The high cost of the chicken chains

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The high cost of the chicken chains


The age of fried chicken in Korea announced itself with the opening of the first Kentucky Fried Chicken outlet in Jongno in April 1984. The good Colonel Sanders, with his signature glasses and goatee, spread the new taste of fried chicken to Koreans.

The founder’s story only made KFC more appealing: at the age of 65, Colonel Sanders started the franchise with $105 and a secret recipe with 11 herbs and spices.

Before the arrival of KFC, Koreans would buy fried whole chickens cooked and sold by street venders. Some restaurants served barbecued chicken, but it was expensive.

In the 1980s, beer halls became wildly popular in Korea, and fried chicken became a favorite dish to savor with beer. The financial crisis in the late 90s resulted in a second fried chicken boom. After layoffs and corporate restructuring, the newly-jobless competed to open up small restaurants serving and delivering fried chicken. The business was a good start-up choice because it required a relatively small investment, a small space and a motorcycle for delivery.

In the olden days, chicken was served to sons-in-law as a sign of appreciation. Chicken wings were also believed to contain an anti-aging component that keeps skin healthy and it is for this reason that ancient Chinese beauty Yang Guifei loved steamed chicken wings. We even have a dish named after her - Yang Guifei’s Chicken.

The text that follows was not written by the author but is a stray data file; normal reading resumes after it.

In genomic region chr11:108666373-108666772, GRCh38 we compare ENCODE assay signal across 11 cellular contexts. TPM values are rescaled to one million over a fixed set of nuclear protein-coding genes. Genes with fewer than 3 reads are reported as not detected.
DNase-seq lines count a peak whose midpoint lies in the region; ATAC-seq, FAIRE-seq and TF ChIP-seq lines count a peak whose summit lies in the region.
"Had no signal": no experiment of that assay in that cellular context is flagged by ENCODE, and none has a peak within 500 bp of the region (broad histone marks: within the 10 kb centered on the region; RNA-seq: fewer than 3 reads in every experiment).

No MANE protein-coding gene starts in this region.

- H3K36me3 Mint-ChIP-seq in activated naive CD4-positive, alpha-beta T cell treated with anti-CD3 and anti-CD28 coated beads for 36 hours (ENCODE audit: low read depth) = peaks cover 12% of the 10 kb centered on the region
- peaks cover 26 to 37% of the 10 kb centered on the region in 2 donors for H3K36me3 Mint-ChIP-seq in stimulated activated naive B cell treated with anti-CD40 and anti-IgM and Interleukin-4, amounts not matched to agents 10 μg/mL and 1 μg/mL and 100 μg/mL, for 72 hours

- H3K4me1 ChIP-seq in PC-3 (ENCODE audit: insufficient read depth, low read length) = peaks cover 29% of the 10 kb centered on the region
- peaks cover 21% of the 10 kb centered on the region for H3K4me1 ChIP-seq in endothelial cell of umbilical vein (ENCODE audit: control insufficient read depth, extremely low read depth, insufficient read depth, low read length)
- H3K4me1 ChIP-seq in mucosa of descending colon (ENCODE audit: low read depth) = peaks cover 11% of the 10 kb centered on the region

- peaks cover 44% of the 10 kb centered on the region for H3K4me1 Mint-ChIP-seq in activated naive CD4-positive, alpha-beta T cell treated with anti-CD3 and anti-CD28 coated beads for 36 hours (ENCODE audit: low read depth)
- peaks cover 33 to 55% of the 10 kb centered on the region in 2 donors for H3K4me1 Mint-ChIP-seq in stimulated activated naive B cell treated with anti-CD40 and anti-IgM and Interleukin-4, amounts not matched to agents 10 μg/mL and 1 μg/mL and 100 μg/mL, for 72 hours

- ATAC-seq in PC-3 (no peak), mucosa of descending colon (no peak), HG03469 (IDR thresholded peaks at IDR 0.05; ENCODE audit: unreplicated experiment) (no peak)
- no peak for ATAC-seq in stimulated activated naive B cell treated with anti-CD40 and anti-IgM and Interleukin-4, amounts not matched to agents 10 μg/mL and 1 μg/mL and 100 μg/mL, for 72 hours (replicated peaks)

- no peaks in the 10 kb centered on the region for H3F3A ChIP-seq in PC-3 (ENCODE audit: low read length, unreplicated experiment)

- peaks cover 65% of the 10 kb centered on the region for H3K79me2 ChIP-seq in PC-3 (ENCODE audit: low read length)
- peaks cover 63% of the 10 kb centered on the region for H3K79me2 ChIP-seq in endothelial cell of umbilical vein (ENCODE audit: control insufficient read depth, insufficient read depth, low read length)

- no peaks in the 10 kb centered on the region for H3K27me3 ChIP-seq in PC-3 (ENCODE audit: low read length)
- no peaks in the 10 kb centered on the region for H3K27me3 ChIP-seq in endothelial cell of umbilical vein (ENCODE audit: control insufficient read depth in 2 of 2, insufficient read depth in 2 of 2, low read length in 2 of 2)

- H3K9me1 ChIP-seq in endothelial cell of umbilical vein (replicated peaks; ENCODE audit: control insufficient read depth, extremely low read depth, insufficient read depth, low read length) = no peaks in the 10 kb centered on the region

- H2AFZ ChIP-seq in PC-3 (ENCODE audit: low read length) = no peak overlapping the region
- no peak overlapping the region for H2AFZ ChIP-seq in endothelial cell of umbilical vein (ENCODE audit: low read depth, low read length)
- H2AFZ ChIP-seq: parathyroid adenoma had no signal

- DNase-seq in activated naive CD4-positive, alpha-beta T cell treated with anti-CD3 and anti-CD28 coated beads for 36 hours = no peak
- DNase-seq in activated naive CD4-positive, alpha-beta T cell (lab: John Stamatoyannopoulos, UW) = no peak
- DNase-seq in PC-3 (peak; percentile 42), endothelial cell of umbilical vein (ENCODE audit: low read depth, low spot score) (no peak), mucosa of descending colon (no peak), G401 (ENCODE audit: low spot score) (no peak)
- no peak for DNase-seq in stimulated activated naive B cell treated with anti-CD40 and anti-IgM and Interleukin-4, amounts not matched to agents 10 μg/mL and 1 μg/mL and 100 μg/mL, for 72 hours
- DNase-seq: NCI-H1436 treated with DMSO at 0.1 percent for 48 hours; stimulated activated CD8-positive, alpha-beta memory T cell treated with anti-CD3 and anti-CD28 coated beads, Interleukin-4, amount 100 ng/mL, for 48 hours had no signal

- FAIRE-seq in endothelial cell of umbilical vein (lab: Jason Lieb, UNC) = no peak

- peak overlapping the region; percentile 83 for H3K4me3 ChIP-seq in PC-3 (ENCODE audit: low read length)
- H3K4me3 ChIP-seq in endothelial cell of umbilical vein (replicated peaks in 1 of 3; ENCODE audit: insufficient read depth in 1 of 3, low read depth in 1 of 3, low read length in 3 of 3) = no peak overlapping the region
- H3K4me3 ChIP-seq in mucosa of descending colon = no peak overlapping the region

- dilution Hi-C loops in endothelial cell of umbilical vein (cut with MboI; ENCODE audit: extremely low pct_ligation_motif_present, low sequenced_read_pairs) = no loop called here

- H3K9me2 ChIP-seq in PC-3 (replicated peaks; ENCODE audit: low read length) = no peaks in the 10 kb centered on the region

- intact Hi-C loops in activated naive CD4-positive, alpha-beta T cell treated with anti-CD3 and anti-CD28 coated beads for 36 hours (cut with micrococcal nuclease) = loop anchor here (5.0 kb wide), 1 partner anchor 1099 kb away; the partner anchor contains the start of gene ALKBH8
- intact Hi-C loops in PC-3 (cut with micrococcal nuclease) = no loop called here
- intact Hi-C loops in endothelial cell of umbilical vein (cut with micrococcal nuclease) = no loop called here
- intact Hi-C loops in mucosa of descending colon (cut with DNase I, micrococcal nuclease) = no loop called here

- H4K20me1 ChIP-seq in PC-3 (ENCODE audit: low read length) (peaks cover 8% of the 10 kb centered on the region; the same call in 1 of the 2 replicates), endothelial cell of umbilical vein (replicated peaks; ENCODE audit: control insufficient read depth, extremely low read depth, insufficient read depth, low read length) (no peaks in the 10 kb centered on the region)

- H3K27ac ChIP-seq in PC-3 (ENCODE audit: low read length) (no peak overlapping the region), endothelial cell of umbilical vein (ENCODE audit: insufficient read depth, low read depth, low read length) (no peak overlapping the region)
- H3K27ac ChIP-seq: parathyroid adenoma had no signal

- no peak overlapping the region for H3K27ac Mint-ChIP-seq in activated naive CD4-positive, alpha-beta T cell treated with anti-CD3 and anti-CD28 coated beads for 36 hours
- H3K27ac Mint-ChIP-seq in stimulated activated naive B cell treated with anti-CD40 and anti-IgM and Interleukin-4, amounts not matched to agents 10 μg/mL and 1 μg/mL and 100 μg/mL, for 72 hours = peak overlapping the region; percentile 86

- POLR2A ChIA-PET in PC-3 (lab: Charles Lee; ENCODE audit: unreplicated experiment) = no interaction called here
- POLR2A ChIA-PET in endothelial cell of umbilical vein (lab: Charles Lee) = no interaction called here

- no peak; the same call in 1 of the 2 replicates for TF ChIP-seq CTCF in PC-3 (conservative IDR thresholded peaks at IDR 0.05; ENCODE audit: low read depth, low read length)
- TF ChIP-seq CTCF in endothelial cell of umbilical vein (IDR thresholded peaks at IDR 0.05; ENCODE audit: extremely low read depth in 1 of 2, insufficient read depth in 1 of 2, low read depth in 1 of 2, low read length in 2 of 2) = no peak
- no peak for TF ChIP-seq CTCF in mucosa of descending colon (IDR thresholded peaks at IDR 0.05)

Today, chicken is the second most consumed meat in Korea after pork. The fried chicken market has grown to 5 trillion won, with over 50,000 restaurants around the nation. Last year, each of Korea’s 50 million people consumed more than 13 chickens, an average of one bird per month.

But with the popularity of fried chicken has come an increase in competition, especially between large retail chains and smaller mom-and-pop outlets. And not everyone is playing fair. Critics say that the big corporations are stealing business for items such as pizza and chicken that are traditionally dominated by small restaurants. And I am afraid that this could render obsolete the heartwarming tradition of having a fried chicken delivered for a late-night snack.

A supermarket chain recently created controversy by introducing a 5,000-won ($4.30) fried chicken. Because local chicken restaurants price their chickens at around 15,000 won, small outlets are worried they will lose customers.

In the Three Kingdoms period, the Chinese warlord Cao Cao compared chicken ribs, which have no meat on them, to something useless yet hard to give up because we relish them for the flavor. It is worrisome that the local chicken restaurants could soon become like chicken ribs - and I don’t want to give them up.

*The writer is an editorial writer of the JoongAng Ilbo.

By Ko Dae-hoon
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